Preachy 'Angus' could use a platitude adjustment

September 15, 1995|By Stephen Hunter | Stephen Hunter,Sun Film Critic

On what beach did the bottle containing the script for "Angus" wash up? Surely it's been floating adrift on the green seas of the Antipodes for at least 25 years.

I'd like to see what a modern teen, growing up with AIDS and condoms and crack and gangs and diminished horizons, would make of its peppy little pieties, its speeches on brotherhood and intolerance, its smug little lessons. Possibly the word "hoot," as in "hoot it off the screen," is too mild. They'll probably hang the projectionist.

It's so well-meaning that it could have the sponsorship of the PTA and the American Council of Churches. It's about a size-disadvantaged young man named Angus who struggles with peer opprobrium in a suburban American high school, where his girth attracts considerable negative disquisition. In other words, they tease the pants off the fat boy.

Angus, well-played by Charlie Talbert, struggles with his own self-doubts and self-loathing, particularly as the goat of all the jests unleashed in his direction by quarterback Rick Sanford (James Van Der Beek), he of the Nazi profile and the blemish-less, cellulite-free skin. Angus also yearns forlornly for the silky Melissa (Ariana Richards, once chased by raptors in "Jurassic Park"), whom he has adored for years but has never quite had the guts to speak to.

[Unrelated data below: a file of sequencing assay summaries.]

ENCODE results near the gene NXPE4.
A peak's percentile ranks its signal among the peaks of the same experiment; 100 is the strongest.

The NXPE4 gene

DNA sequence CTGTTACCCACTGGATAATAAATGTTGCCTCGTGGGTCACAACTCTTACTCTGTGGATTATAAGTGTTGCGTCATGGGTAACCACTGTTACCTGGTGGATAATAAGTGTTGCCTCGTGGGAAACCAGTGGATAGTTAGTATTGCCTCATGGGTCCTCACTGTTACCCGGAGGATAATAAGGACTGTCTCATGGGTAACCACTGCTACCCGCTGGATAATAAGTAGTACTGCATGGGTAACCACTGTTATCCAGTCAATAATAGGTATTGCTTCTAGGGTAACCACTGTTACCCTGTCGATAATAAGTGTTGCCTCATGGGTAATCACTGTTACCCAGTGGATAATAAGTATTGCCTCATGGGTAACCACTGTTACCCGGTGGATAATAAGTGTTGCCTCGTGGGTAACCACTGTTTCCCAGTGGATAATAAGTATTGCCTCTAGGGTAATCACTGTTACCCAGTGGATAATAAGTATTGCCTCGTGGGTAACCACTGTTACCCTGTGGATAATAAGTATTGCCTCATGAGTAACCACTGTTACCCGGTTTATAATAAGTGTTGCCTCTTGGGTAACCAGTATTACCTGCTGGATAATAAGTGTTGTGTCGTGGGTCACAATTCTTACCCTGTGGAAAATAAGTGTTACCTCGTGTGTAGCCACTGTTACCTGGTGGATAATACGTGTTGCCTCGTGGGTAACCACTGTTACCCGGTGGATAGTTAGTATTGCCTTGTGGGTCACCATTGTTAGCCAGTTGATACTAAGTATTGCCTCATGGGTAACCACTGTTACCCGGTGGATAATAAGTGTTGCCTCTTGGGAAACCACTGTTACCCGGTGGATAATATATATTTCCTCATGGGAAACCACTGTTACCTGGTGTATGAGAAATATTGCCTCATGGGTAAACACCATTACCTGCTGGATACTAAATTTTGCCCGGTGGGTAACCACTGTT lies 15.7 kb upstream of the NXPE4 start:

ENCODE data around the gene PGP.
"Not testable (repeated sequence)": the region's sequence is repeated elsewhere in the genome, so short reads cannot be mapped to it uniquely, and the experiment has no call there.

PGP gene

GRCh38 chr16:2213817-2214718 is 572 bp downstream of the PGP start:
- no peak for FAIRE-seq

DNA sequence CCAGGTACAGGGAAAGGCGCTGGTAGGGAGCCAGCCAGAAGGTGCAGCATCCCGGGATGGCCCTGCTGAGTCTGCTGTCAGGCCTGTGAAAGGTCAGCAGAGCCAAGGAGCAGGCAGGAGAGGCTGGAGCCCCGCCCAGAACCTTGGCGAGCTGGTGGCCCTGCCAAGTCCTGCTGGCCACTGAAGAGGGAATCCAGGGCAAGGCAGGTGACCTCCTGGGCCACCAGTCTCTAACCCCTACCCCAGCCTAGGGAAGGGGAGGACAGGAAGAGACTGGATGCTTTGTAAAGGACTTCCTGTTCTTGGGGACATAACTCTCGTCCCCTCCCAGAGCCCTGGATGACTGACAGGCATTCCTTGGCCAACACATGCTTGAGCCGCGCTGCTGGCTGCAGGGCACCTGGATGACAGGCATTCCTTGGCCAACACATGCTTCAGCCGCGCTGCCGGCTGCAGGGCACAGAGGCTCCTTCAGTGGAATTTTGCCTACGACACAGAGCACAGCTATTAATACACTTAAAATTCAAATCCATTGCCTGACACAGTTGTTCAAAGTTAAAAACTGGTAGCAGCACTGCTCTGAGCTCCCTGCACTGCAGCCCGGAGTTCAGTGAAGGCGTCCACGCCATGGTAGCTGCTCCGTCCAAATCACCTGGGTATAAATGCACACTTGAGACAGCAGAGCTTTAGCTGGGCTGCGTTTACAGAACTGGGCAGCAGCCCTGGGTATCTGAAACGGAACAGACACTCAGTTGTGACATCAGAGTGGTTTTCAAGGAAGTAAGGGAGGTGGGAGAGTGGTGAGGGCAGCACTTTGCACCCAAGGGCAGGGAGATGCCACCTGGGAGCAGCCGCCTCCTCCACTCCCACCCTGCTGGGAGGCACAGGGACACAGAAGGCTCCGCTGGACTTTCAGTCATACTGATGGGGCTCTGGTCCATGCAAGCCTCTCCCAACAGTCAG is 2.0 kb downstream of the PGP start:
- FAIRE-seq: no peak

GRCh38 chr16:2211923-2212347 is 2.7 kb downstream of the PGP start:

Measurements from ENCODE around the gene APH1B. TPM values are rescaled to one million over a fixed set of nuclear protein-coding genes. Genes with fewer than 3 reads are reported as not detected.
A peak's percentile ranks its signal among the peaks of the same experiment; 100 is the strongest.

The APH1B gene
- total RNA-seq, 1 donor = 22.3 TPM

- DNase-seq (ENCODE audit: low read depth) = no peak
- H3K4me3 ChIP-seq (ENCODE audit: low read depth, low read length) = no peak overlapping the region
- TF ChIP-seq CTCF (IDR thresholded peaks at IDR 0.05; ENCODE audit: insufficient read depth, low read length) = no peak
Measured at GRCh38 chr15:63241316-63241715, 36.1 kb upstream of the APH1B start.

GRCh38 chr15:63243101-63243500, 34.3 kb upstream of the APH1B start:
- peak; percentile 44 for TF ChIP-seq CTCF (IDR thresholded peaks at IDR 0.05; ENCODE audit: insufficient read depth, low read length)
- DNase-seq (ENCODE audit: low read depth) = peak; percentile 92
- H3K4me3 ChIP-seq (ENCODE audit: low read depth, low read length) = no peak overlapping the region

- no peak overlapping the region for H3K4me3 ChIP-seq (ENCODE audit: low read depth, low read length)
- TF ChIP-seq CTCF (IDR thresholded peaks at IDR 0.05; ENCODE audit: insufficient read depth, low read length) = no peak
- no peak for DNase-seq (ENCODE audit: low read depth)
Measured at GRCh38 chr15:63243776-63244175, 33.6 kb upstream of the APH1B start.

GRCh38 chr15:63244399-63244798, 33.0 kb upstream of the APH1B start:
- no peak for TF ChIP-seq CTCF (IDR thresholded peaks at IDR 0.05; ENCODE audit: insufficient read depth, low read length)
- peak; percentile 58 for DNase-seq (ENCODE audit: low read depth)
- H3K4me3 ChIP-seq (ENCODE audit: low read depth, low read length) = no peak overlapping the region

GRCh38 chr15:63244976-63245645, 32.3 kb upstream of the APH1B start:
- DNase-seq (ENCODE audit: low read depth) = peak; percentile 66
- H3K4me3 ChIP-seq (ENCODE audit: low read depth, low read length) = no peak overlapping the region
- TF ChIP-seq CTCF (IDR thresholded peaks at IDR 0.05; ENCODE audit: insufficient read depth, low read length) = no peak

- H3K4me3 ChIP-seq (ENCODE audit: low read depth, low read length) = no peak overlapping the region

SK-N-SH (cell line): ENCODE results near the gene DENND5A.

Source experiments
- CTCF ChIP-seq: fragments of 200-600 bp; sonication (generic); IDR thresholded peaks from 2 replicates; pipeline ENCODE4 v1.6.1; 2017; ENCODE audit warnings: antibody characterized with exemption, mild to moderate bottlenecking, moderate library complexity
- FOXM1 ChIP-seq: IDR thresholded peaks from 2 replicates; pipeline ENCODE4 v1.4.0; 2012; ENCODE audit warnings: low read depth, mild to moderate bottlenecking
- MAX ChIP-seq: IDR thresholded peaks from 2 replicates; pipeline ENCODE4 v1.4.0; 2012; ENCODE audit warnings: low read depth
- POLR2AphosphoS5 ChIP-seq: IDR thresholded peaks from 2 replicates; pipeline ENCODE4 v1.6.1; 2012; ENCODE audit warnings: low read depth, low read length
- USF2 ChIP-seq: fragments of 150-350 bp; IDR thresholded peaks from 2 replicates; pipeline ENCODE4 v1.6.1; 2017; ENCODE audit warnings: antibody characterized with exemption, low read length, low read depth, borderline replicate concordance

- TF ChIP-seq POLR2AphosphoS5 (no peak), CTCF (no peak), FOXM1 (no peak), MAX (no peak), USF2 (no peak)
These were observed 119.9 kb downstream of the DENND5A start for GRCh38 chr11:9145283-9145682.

But right away the kind of phony stuff that sets teen-age teeth on edge clicks in, and it becomes clear the movie is written and directed by people who haven't been within sniffing distance of an American high school in several generations. For one thing, there's no sex. For another, there are no baggy trousers, backward hats, beepers and BMWs. Hello, what planet is this?

Then it turns out that Angus is not only a gifted athlete but a tough guy who's punched out the quarterback three or four times. Now in the real world, as opposed to this Hollywood fantasy of it, if any virtues commend an adolescent boy to peer stardom, they are athletics and violence. Therefore it seemed to me literally absurd than the film would represent Angus as being so far to the outside of his high school culture: He'd be ruling it!

The movie pokes along through a number of humiliating ordeals, which Angus must undergo with the help of his wimpy best friend Troy (freckly, feckless Chris Owen). It aspires to poignant family melodrama by providing a garrulous old gramps (the great George C. Scott) as a spiritual mentor, but if you thought that Scott had in him one more titanic, mind-blowing performance, you'll be disappointed to learn this isn't it.

Ultimately, we end up at the school dance, where as a gag, poor Angus has been voted the King of Winter and must dance with the Queen, the very same Melissa. Meanwhile, Rick is plotting against him. But "Carrie" this ain't: No buckets of blood, no orgy of zapping violence. No darn fun, either.

Angus gets through his humiliation and rejoins with a speech of the sort Jimmy Stewart used to give in Frank Capra movies. As in Capra, the sentiments are sweet, but they also feel so irrelevant to the real world that one wants to laugh them off the screen. And, unfortunately, that is the only kind of laughter "Angus" consistently evokes.

"Angus"

Starring George C. Scott and Charlie Talbert

Directed by Patrick Read Johnson

Released by Turner Pictures

Rated PG-13

**

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